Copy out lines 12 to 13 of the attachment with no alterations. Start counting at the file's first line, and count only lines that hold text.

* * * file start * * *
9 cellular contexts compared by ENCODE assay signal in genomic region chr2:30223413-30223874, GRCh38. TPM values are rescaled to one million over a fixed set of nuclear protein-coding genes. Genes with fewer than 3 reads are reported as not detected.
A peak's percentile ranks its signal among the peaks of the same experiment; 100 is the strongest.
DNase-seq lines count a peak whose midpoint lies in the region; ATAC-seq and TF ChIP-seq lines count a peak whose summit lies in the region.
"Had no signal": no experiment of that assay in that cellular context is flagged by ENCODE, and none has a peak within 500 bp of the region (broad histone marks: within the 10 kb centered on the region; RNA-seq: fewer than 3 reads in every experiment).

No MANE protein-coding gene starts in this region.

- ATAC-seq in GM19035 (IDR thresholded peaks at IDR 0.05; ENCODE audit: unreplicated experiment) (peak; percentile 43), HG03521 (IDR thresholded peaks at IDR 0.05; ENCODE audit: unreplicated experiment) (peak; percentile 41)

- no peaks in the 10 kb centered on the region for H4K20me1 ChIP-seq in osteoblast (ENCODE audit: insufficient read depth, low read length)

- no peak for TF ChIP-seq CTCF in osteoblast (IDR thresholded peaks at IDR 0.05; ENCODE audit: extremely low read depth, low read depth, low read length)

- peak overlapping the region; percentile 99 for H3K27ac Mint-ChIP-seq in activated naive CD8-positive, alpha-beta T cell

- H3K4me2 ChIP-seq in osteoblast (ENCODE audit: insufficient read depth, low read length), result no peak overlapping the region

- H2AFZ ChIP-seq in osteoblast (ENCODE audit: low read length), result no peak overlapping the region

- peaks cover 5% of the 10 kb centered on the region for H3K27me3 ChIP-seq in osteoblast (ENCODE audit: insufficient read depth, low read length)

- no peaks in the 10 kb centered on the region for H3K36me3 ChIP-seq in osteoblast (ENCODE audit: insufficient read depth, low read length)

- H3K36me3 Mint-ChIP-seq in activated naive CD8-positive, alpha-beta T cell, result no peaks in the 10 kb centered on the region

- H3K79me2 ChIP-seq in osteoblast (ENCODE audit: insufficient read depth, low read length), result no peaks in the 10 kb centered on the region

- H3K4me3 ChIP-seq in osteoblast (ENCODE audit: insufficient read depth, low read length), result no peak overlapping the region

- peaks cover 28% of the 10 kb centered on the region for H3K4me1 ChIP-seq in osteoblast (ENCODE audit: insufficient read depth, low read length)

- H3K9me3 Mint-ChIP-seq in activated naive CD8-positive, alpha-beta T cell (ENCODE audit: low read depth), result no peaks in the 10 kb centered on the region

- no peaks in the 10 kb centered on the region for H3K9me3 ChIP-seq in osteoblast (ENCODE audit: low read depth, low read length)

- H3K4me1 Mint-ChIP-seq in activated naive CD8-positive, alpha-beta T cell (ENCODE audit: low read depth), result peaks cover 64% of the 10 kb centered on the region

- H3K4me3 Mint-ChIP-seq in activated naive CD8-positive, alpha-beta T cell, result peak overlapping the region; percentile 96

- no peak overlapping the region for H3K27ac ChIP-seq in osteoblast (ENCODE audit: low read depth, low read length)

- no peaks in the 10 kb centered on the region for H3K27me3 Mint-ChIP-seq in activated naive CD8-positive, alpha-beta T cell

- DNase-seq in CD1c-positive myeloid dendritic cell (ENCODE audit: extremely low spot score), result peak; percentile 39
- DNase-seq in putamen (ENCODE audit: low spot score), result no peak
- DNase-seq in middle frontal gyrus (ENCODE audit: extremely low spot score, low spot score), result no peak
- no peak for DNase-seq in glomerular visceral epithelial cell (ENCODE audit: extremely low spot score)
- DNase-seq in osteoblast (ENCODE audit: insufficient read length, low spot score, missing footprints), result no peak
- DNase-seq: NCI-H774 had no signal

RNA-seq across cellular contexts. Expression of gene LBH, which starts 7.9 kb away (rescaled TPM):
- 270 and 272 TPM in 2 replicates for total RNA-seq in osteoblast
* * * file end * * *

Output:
- peaks cover 5% of the 10 kb centered on the region for H3K27me3 ChIP-seq in osteoblast (ENCODE audit: insufficient read depth, low read length)

- no peaks in the 10 kb centered on the region for H3K36me3 ChIP-seq in osteoblast (ENCODE audit: insufficient read depth, low read length)